Dreamcast for rent!

In the UK at the time of the Dreamcast's release there were a variety of places one could rent video games for the weekend. Hell, I did my most of my game playing during that era through my local Blockbuster store (R.I.P) as a large number of the releases on Sega's little white box of joy were suited more to a quick weekend blast, rather than collection keepers. I have particularly fond memories of cramming as much Zombie Revenge, Wacky Races and Dynamite Cop 2 as my 48-hour rental period would permit. However, despite the popularity of gaming in here Japan, video games have never been seen as suitable media for rental use. Hell, even buying and trading games was made illegal at the turn of the century (only to be overturned a few years after) and that is why you will most likely see the infamous “No Resale” mark on most Japanese Dreamcast software.

 Tsutaya media rental
Yet, somewhere around the middle of the year 2000 Sega struck a deal with Tsuyaya, the biggest video rental store in Japan, to rent selected Dreamcast titles through their stores. The service was launched on September 30, 2000 and for just 400 yen (roughly $4) customers could rent a game for 7 nights. Only, Sega titles such as Space Channel 5, Crazy Taxi, Sonic Adventure, and Virtua Fighter 3TB were ever released under the service which was terminated a year later due to the cancelation of the Dreamcast and strong pressure from other game publishers who wanted to avoid a culture of game rental in the country. The rental scheme is another example of Sega’s forward thinking at the time as it attempted to pursue ways to keep the Dreamcast in the public eye. Again, while it may have gone the same way as their online Dream Library rental service, it is still a great addition to the Dreamcast’s fascinating history.

VF3TB made a perfect title for Sega's rental games

In fact, this wasn’t Sega’s only connection with Tsutaya. The company had previously offered an entirely free “Dreamcast Trial” service through the aforementioned rental store in which lucky gamers could apply to rent a customised Dreamcast for up to 7 nights for no cost. Yup, this set was no strings attached, absoloutely free of charge! Unbelievable in the current market and on further investigation it seems was offered as something of a PR offensive after the negative press the company had recieved due to the failure to manufacture the units they had promised (see the hilarious Yukawa commericals for further  insight on this).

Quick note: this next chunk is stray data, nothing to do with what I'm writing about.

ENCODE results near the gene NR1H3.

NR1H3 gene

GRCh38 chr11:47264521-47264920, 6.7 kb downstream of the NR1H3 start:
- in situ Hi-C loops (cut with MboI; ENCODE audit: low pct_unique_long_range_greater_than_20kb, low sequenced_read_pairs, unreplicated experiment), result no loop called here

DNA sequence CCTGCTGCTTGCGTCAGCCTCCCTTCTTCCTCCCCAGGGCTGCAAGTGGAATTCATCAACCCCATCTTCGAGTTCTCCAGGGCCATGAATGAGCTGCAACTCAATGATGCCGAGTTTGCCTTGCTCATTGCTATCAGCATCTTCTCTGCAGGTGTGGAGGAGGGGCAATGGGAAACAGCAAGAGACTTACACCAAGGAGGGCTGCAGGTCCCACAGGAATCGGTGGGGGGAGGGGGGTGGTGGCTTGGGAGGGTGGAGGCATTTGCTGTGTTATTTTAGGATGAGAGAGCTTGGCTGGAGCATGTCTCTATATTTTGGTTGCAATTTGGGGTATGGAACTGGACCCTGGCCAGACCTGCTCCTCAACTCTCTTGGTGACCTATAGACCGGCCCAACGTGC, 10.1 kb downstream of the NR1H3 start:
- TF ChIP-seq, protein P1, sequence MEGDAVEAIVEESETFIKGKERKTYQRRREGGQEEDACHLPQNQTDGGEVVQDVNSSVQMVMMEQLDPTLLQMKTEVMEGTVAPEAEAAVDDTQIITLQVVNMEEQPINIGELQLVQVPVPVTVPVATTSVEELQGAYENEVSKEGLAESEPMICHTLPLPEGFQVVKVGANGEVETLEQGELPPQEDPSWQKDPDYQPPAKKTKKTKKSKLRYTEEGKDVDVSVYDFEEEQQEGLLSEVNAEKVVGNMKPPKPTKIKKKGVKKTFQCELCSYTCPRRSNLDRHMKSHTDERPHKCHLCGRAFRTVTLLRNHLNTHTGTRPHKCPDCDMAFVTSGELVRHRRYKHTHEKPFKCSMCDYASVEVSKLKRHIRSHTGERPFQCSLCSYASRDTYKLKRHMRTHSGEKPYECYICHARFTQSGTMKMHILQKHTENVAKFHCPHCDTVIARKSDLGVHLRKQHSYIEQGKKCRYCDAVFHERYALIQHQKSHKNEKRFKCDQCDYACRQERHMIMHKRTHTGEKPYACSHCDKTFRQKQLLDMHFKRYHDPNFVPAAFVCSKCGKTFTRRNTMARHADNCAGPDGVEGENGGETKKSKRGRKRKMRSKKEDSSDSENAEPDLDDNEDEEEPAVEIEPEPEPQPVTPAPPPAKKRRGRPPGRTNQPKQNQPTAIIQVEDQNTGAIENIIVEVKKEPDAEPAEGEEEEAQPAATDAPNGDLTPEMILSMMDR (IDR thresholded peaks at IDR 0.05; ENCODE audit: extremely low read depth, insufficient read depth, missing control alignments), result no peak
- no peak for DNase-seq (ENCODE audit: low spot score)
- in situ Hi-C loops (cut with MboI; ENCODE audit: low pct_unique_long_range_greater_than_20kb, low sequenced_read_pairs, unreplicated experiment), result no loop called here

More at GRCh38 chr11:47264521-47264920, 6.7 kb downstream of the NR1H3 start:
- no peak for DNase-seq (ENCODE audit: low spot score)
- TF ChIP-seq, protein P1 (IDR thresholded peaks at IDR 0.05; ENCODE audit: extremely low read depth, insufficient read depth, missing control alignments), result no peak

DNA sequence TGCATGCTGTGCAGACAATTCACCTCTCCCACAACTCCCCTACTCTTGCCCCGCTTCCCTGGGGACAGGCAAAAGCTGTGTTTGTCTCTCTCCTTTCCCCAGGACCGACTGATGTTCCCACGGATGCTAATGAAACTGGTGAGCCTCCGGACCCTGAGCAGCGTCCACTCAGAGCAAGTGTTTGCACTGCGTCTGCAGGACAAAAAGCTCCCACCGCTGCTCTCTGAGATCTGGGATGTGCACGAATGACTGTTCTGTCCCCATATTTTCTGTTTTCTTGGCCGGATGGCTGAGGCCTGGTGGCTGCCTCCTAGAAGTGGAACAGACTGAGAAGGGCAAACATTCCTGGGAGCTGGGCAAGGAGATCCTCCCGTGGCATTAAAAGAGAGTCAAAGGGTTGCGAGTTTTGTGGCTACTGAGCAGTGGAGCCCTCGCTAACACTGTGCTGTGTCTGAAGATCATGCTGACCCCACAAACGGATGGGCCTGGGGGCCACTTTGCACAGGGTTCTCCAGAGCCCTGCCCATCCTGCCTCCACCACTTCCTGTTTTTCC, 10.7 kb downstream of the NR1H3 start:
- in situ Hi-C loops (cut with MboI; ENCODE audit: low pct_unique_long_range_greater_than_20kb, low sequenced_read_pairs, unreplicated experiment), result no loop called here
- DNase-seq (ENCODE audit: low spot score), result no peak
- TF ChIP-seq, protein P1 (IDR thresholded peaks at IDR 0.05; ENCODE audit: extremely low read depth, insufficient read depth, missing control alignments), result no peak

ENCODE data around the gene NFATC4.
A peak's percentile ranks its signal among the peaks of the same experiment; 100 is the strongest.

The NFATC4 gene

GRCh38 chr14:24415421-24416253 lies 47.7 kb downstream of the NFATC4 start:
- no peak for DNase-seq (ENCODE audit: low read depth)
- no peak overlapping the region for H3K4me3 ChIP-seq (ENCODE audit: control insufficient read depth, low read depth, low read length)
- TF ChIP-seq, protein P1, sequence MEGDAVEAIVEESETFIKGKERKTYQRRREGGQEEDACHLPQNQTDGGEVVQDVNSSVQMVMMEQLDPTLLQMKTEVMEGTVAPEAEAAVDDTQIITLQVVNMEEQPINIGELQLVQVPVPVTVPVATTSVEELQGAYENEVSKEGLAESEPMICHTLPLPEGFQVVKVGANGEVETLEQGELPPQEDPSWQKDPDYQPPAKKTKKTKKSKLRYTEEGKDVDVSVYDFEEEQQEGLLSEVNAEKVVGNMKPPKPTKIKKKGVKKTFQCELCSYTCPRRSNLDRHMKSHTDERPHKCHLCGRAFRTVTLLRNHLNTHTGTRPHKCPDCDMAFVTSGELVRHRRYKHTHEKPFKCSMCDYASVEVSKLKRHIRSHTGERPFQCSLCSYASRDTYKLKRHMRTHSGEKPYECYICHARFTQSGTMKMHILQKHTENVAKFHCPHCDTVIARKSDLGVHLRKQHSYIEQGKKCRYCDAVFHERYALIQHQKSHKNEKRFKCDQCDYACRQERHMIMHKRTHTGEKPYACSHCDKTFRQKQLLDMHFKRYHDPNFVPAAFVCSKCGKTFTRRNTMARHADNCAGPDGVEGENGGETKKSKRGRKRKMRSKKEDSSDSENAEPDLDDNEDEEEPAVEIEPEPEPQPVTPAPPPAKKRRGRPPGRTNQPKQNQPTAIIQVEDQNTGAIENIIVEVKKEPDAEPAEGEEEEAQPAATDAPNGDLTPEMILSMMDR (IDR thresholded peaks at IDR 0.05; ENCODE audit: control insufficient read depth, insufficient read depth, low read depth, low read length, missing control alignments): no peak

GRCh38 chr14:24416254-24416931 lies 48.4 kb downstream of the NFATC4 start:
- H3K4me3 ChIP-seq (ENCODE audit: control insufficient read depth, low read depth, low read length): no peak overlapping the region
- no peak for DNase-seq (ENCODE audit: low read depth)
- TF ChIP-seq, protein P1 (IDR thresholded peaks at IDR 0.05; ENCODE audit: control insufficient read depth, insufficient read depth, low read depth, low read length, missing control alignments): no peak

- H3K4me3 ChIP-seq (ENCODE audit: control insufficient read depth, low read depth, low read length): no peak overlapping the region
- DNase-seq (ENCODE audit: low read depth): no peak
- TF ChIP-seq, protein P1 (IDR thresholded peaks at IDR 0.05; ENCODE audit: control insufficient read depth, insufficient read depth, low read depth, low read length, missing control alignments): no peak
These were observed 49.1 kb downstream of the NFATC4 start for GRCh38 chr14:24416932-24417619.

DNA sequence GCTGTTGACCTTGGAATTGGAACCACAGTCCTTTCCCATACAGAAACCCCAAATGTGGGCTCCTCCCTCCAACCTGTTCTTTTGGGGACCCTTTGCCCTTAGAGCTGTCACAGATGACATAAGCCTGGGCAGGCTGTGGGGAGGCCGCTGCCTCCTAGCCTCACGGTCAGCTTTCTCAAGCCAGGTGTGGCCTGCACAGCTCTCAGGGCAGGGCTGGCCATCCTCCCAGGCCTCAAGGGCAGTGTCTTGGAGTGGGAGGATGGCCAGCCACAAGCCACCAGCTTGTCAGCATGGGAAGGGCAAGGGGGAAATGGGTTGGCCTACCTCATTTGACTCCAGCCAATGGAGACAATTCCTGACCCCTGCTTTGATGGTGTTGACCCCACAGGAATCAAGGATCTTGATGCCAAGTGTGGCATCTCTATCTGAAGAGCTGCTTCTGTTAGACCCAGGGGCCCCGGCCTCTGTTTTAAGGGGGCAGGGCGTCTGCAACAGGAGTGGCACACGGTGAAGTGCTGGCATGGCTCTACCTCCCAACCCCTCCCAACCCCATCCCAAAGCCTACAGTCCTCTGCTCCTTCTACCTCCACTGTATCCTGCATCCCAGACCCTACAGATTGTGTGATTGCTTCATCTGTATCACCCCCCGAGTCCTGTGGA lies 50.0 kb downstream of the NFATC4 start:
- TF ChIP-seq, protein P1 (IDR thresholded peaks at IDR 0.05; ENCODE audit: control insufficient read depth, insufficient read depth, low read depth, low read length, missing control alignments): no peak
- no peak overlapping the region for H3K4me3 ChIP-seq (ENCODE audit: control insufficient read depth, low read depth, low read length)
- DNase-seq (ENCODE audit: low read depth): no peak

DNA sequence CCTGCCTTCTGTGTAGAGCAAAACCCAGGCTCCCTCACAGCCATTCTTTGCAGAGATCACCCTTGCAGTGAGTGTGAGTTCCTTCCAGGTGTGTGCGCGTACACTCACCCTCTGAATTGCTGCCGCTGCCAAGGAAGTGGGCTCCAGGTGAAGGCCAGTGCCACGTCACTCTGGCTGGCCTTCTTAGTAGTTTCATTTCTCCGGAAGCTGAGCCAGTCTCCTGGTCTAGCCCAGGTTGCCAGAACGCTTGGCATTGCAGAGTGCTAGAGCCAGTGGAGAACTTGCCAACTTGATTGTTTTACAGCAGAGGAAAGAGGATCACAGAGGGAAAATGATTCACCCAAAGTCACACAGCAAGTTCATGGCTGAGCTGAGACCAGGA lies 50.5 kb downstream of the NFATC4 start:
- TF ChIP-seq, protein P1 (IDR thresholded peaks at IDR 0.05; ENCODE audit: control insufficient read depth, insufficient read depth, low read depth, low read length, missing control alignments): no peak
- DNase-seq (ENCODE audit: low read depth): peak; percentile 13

The system included in this set came complete in a heavy duty black case marked with the awesome Dreamcast swirl, and “Dreamcast Trial Edition” in Japanese on the outside. The contents, were very similar to a standard boxed system, only that rental editions came with an orange “Dreamcast trial set” sticker sealed on the lid of the console and the front controller, and also came with a plastic card covering how to set-up the system. The console included also lacks the only function of the regular edition and the modem slot is instead taken up by a blank piece of white plastic similar to the consoles sold in Hong Kong, and other parts of Asia at the time.

The Dreamcast trial set

The console lacks the online capabilities of the regular console 
The standard practice was for the set to come complete with 5 different trial games but as they were never strictly specified by Sega it seems that the software differed depending on the store. It seems common however for sets to have featured the “What’s Shenmue” trial disc as well as a copy of the now much sought-after, Jet Set Radio demo disc.

Games varied depending on the store

 A simiplified instruction manual was packaged with the set
The promotion was launched on September 22, 2000 and only ran until the end of November of that year and subsequently there are believed to be as little as 500 of the sets in existence. It has become one of the more desirable editions in recent years due to its novelty factor and splendid heavy duty casing. Interestingly, it appears that at the end of the campaign that the consoles were never returned to Sega and that they were simply given as freebies to the staff working at the particular video store were the games were being rented at the time. Lucky gits!